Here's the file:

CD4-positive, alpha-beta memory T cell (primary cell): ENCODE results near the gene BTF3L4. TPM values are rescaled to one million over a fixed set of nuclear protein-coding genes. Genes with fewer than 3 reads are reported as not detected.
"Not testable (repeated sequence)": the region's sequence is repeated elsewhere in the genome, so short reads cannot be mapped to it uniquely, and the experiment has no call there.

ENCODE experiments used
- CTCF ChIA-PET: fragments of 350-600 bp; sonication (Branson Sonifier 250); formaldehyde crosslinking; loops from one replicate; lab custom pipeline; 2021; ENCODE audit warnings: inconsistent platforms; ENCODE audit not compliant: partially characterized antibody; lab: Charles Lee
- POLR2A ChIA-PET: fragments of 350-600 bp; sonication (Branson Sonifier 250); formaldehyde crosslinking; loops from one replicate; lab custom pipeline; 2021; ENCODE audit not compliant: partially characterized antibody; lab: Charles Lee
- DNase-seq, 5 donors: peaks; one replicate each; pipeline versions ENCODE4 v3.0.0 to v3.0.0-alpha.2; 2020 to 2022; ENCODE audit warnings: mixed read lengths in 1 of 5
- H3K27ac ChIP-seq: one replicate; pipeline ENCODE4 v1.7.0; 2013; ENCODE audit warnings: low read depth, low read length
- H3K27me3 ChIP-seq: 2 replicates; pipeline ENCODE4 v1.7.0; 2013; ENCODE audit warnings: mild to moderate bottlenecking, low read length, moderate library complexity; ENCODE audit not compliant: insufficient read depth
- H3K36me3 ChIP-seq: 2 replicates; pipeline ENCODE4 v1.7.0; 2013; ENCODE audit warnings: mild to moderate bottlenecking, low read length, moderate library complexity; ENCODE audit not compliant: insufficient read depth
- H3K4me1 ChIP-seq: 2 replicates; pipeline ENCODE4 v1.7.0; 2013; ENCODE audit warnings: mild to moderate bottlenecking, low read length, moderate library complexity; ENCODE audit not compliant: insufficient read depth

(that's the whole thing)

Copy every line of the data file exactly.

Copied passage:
CD4-positive, alpha-beta memory T cell (primary cell): ENCODE results near the gene BTF3L4. TPM values are rescaled to one million over a fixed set of nuclear protein-coding genes. Genes with fewer than 3 reads are reported as not detected.
"Not testable (repeated sequence)": the region's sequence is repeated elsewhere in the genome, so short reads cannot be mapped to it uniquely, and the experiment has no call there.

ENCODE experiments used
- CTCF ChIA-PET: fragments of 350-600 bp; sonication (Branson Sonifier 250); formaldehyde crosslinking; loops from one replicate; lab custom pipeline; 2021; ENCODE audit warnings: inconsistent platforms; ENCODE audit not compliant: partially characterized antibody; lab: Charles Lee
- POLR2A ChIA-PET: fragments of 350-600 bp; sonication (Branson Sonifier 250); formaldehyde crosslinking; loops from one replicate; lab custom pipeline; 2021; ENCODE audit not compliant: partially characterized antibody; lab: Charles Lee
- DNase-seq, 5 donors: peaks; one replicate each; pipeline versions ENCODE4 v3.0.0 to v3.0.0-alpha.2; 2020 to 2022; ENCODE audit warnings: mixed read lengths in 1 of 5
- H3K27ac ChIP-seq: one replicate; pipeline ENCODE4 v1.7.0; 2013; ENCODE audit warnings: low read depth, low read length
- H3K27me3 ChIP-seq: 2 replicates; pipeline ENCODE4 v1.7.0; 2013; ENCODE audit warnings: mild to moderate bottlenecking, low read length, moderate library complexity; ENCODE audit not compliant: insufficient read depth
- H3K36me3 ChIP-seq: 2 replicates; pipeline ENCODE4 v1.7.0; 2013; ENCODE audit warnings: mild to moderate bottlenecking, low read length, moderate library complexity; ENCODE audit not compliant: insufficient read depth
- H3K4me1 ChIP-seq: 2 replicates; pipeline ENCODE4 v1.7.0; 2013; ENCODE audit warnings: mild to moderate bottlenecking, low read length, moderate library complexity; ENCODE audit not compliant: insufficient read depth